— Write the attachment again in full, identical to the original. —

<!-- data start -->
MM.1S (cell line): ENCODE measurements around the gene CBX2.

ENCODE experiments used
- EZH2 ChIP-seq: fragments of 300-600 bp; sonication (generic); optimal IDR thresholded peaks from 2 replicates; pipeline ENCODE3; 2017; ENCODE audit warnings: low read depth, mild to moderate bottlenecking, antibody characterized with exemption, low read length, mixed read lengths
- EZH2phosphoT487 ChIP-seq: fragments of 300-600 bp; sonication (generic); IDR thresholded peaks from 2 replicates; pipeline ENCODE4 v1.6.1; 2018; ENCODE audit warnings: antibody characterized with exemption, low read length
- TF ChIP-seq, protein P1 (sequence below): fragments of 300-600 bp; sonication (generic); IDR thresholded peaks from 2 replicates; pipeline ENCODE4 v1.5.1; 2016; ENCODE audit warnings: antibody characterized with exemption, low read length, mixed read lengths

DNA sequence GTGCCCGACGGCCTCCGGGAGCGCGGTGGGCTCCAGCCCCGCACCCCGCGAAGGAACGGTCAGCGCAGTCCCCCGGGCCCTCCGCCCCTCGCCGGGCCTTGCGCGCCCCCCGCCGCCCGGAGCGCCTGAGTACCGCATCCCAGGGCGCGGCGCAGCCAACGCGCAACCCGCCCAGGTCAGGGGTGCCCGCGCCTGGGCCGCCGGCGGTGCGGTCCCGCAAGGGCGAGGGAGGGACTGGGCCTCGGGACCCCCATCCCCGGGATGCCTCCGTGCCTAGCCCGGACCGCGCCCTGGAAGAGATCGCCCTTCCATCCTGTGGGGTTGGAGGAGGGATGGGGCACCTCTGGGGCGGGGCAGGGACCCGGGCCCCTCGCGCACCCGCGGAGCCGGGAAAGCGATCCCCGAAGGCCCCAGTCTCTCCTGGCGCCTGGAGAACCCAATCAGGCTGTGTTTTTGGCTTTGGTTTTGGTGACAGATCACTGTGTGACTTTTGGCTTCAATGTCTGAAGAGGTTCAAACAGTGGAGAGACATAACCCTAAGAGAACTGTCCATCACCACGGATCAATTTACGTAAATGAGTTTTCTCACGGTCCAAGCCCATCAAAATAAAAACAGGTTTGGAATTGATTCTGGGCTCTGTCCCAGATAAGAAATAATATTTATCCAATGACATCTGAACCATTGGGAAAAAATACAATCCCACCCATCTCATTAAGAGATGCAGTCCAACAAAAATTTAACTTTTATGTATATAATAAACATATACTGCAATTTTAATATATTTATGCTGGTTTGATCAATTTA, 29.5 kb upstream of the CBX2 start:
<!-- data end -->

MM.1S (cell line): ENCODE measurements around the gene CBX2.

ENCODE experiments used
- EZH2 ChIP-seq: fragments of 300-600 bp; sonication (generic); optimal IDR thresholded peaks from 2 replicates; pipeline ENCODE3; 2017; ENCODE audit warnings: low read depth, mild to moderate bottlenecking, antibody characterized with exemption, low read length, mixed read lengths
- EZH2phosphoT487 ChIP-seq: fragments of 300-600 bp; sonication (generic); IDR thresholded peaks from 2 replicates; pipeline ENCODE4 v1.6.1; 2018; ENCODE audit warnings: antibody characterized with exemption, low read length
- TF ChIP-seq, protein P1 (sequence below): fragments of 300-600 bp; sonication (generic); IDR thresholded peaks from 2 replicates; pipeline ENCODE4 v1.5.1; 2016; ENCODE audit warnings: antibody characterized with exemption, low read length, mixed read lengths

DNA sequence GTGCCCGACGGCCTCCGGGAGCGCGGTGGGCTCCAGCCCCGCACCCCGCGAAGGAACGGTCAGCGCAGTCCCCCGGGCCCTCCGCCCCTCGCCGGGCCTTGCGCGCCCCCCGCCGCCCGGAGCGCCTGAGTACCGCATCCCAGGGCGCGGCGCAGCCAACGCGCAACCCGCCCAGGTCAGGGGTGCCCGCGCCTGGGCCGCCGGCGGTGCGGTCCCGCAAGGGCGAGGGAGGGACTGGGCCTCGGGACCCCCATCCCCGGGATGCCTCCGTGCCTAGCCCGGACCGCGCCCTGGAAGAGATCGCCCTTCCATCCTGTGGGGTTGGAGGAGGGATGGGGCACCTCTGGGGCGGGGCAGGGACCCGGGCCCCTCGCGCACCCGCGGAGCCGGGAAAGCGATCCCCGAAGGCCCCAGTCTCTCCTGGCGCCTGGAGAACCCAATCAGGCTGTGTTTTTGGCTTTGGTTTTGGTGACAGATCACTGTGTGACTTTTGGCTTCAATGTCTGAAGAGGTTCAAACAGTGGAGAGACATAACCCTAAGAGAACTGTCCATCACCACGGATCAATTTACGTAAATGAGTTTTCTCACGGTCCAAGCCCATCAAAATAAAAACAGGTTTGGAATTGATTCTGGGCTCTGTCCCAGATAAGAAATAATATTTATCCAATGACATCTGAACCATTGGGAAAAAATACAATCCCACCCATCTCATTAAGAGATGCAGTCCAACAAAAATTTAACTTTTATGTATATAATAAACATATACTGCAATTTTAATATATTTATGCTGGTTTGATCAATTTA, 29.5 kb upstream of the CBX2 start: